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House Dems Request IG Investigation Into Medicare VNRs

March 16, 2004
Press Release

March 16, 2004

Dara Corrigan

Acting Principal Deputy Inspector General

Department of Health and Human Services

Office of the Inspector General
330 Independence Avenue, SW
Washington, D.C. 20201

Dear Ms. Corrigan:

We are writing to follow up on our letter of February 5th to request that you include in your investigation of the Department of Health and Human Services (HHS) involvement in a taxpayer-funded advertising campaign to promote the Administrations Medicare bill, a careful examination of the Administrations use of video news releases.

Last week, the General Accounting Office (GAO) reported that, while not technically violating laws, the Administrations ad campaign promoting its Medicare bill had "notable weaknesses and other omissions," and, "this is not to say that the content is totally free of political tone." Coming on the heels of this report, these news releases raise serious new questions about the Administrations straightforwardness in promoting its Medicare bill. The purpose of public education campaigns should be to inform and educate, not to manipulate. In our view, these video news releases are clearly intended to manipulate.

As the New York Times reported on March 15th, these segments are intended to be used by local television news programs in an effort to continue to prop up the recently enacted Medicare law. We are even more concerned because the news report states that the Bush administration paid actors to pose as journalists and pharmacists in the video news releases, where they praise and promote the Medicare Prescription Drug and Modernization Act of 2003. In addition, the video news releases show President Bush receiving a standing ovation as he signed the Medicare law on December 8th and fail to identify HHS as their source. In previous investigations, GAO has found editorials and newspaper articles written by government officials or government contractors that do not identify their source to be in violation of the restriction on using federal funds for political propaganda.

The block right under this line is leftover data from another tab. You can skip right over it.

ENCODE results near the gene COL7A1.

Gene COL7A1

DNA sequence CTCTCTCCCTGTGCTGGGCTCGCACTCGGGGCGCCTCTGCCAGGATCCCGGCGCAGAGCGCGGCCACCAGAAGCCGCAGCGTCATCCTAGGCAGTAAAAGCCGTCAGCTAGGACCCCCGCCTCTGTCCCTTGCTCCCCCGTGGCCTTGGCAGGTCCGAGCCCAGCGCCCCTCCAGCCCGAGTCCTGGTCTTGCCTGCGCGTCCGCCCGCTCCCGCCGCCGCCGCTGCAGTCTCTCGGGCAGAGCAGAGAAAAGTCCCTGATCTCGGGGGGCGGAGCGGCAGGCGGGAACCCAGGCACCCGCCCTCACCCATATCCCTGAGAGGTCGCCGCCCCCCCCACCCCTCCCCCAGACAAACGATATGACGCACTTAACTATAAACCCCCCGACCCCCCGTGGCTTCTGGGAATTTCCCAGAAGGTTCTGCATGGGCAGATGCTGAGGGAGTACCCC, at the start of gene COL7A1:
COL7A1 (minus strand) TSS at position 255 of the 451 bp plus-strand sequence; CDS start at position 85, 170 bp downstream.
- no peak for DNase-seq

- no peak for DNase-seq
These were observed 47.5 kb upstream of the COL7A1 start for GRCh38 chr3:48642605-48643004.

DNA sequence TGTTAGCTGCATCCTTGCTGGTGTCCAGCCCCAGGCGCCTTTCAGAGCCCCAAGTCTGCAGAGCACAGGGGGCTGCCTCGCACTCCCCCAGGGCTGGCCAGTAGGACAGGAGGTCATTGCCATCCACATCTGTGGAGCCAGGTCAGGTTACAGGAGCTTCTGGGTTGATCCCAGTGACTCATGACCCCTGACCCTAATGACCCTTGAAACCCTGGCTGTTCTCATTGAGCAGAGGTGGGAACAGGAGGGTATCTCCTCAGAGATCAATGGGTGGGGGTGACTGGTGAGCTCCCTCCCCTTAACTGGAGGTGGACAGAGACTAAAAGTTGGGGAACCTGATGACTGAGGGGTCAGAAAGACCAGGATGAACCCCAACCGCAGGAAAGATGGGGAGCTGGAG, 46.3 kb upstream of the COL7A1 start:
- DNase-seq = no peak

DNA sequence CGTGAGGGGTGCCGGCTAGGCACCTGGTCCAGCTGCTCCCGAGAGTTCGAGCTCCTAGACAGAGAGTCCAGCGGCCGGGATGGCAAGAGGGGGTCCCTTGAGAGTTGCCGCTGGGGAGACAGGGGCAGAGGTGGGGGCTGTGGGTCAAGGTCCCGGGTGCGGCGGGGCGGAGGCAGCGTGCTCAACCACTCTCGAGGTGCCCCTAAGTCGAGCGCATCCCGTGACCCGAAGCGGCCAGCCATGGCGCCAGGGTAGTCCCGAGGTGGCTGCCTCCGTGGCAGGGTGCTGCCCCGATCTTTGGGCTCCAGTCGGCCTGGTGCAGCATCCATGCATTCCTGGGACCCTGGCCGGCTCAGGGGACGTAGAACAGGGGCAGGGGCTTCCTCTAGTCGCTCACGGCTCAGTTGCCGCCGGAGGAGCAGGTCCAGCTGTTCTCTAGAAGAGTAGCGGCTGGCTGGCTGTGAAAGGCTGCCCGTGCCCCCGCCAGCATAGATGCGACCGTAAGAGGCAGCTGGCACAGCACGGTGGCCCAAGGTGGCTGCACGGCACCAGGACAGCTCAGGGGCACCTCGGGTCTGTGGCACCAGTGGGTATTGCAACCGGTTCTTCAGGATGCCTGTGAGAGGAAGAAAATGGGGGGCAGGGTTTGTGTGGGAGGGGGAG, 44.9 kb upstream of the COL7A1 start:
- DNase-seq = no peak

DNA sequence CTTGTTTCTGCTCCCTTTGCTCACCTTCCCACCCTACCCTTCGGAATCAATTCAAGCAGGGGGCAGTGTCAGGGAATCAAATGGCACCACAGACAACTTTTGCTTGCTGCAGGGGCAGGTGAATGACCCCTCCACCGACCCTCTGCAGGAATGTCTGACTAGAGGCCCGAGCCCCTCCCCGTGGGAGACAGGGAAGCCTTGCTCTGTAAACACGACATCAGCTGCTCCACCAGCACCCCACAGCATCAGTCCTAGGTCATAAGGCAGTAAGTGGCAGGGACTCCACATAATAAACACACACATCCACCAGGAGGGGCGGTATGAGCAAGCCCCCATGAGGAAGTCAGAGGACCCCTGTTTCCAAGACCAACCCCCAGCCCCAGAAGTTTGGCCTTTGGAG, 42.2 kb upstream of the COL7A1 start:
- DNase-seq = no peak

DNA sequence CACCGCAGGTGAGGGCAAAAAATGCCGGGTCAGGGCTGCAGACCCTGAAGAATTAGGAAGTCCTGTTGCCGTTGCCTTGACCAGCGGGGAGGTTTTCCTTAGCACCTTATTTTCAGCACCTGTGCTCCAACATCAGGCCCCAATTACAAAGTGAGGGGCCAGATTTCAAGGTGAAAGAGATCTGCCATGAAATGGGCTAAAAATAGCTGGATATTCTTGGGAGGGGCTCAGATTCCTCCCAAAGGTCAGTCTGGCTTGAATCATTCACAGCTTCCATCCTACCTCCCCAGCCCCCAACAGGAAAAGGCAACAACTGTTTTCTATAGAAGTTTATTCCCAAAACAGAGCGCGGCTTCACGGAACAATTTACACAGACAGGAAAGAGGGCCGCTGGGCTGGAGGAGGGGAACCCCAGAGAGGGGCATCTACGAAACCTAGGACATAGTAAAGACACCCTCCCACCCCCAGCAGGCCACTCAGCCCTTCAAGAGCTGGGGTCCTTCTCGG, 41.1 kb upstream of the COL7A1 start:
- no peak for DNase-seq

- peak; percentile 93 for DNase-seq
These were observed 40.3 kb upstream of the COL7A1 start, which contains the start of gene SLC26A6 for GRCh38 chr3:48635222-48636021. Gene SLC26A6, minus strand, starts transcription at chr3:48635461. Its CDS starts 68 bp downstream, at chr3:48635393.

Further, in Mondays New York Times, Gary L. Kepplinter, the GAO deputy counsel, is quoted as saying, "We are actively considering some follow-up work related to the materials we received from the Department of Health and Human Services." In light of this remark, we respectively request that you also pursue this "follow-up" work, and consider whether these video segments are sufficiently non-partisan and unbiased, and whether they represent an appropriate use of taxpayers money.


Rosa L. DeLauro                                                                              Frank Pallone

Sherrod Brown                                                                                 Bernie Sanders

Tom Allen                                                                                         Marion Berry

Jan Schakowsky                                                                               Rahm Emanuel

Jim Davis